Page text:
While on this frustrating journey I reached out to experts like Paul Ford, Clement Kao, and Matt LeMay and their advice started with gaining alignment first then working on big challenges. In fact, in the book Product Management in Practice, Matt LeMay writes, “a product manager cannot succeed if there is not clarity among senior leaders about a company’s strategy and vision.” Ultimately, as a product manager or owner, you do not control what senior management does but you can point it out and assist your boss with navigating the long process to drive alignment. Routinely communicating the desired outcomes and goals for the business can go a long way towards encouraging others to change how work is being done.
Failure happens. While you shouldn’t seek to fail there’s no reason to avoid it if the systems you are working in are broken. When I stepped into my role it became clear that some systems in place were failing and early expectations were for me to exert herculean effort to maintain that effort. I chose to let failing systems fail. It cost me some reputation points for a few months but I recovered none the less. I wish I knew an easier way to extricate myself out of the position but I did not have a clear idea of what a better proposal could be.
Time fixes all things. There was a perception that I was the roadblock for other’s success by not assisting with low-value projects and using the platform team’s time for these random projects. When we did eventually find alignment and my great team working on DevLab delivered a prototype then weekly updates and all apprehension disappeared. Now that my project is a smashing success I have the leverage to dedicate time to more high-value enterprise projects and hold others accountable for their progress outside my team.
There were multiple times in this journey where I created more problems for myself than I needed to. It is possible that due to my deep background in technology and understanding of how and what seems easy or not. This became a problem when working with some stakeholders. I regret I did not come to my work with a “beginner’s mind” and let the process work for itself. This process is a level of delegation I am still working on improving. With software any request is possible and as a product manager I struggled to say the words, “I hear you” even when the requests were extreme or unrealistic. I am learning to rely on the experts around me to advocate for the best solutions. Listening and repeating what others say what they want and leaving it up to me and my team to decide if it is something we can deliver on and offer.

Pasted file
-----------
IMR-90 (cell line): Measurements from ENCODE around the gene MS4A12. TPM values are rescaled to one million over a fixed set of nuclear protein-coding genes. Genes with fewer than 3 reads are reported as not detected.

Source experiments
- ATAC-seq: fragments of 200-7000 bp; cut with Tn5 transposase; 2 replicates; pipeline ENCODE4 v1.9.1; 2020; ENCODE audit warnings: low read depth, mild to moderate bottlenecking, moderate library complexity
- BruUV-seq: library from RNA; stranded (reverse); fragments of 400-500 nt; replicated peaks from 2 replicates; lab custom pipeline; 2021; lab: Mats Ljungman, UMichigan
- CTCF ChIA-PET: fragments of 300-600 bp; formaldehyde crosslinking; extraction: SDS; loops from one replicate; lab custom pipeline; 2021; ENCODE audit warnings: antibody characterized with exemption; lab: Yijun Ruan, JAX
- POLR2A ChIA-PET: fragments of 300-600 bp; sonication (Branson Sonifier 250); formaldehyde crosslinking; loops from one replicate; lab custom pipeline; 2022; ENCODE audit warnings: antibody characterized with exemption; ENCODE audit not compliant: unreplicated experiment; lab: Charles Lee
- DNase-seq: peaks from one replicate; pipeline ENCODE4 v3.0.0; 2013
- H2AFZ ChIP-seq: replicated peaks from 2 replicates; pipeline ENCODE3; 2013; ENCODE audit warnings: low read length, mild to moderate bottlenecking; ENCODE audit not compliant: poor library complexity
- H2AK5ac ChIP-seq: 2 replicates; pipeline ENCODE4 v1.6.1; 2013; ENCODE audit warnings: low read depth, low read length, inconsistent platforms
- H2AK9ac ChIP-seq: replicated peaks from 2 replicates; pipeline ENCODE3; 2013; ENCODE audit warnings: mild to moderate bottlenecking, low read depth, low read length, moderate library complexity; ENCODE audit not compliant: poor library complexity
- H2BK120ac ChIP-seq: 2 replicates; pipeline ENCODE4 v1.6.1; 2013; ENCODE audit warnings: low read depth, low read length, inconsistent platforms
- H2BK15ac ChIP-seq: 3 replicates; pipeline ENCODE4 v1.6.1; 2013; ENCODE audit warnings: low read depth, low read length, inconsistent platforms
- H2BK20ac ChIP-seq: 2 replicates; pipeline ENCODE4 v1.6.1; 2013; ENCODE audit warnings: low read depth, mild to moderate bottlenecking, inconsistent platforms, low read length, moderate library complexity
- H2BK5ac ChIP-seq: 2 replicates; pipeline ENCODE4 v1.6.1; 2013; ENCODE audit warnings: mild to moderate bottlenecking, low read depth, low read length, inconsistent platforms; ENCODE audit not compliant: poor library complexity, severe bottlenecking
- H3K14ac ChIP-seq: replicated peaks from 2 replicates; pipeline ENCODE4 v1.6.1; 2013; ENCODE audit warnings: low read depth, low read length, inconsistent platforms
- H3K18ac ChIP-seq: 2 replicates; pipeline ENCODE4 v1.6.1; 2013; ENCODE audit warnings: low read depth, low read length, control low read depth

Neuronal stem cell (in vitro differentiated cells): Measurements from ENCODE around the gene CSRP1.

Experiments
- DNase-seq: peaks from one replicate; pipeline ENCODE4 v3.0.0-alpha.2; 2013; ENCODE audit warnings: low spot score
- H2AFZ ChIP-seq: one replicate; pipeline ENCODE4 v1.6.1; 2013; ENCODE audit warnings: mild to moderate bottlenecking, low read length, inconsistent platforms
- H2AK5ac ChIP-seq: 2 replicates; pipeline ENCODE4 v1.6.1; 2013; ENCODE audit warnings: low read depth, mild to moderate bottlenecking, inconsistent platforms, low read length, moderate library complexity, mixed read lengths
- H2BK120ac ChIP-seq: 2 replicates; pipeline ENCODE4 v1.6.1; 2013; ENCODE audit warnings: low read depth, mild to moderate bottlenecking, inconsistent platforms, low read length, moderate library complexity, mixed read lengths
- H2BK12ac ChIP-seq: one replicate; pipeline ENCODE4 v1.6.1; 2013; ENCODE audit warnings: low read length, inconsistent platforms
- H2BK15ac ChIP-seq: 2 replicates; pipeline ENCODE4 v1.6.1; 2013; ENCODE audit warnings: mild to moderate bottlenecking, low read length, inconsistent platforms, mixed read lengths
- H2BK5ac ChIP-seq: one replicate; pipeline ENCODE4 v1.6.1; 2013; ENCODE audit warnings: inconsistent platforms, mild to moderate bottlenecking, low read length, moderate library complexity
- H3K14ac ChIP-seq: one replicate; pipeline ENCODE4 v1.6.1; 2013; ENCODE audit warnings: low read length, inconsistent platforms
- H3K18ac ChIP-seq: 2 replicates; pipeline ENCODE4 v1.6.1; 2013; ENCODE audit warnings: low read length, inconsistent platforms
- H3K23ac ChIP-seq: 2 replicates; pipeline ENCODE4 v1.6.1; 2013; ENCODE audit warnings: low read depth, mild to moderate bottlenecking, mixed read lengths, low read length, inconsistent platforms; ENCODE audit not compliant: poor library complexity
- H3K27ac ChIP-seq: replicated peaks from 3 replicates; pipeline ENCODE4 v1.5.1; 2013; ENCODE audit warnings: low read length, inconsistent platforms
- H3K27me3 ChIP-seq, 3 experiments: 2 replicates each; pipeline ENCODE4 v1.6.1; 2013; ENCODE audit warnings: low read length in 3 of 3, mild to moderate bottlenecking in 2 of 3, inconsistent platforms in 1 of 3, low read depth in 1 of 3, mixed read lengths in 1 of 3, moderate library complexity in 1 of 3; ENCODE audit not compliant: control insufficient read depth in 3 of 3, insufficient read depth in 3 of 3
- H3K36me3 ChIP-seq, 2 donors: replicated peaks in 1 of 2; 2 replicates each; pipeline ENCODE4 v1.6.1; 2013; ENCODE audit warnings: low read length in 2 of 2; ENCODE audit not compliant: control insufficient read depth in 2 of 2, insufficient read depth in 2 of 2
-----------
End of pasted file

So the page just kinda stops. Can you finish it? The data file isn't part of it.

To this day I am not sure what stakeholder management is? The purpose of this management is not to make everyone happy. The role might be to act passionate and engage with ideas while showing everyone you are trying so hard but some person somewhere is stopping that feature from being worked on. Everyone has great ideas and important things to work on there is not enough time and thought to put into all these great ideas. It seems best to be the foolish sap that tries their darndest to get things done or get it right but cannot seem to figure it out. How am I supposed to do this, my friend? I am still trying to figure that out.
How to be successful in platform product management
- Communicate what is successful and what is not
- All other communication is trial and error just keep trying and something will stick
- Manage up for alignment
- Expect this to be a long ongoing process and at times there will be backsliding but it can be corrected a week at a time.
- Smile, listen, and say, “I hear you”, and do not build what people ask for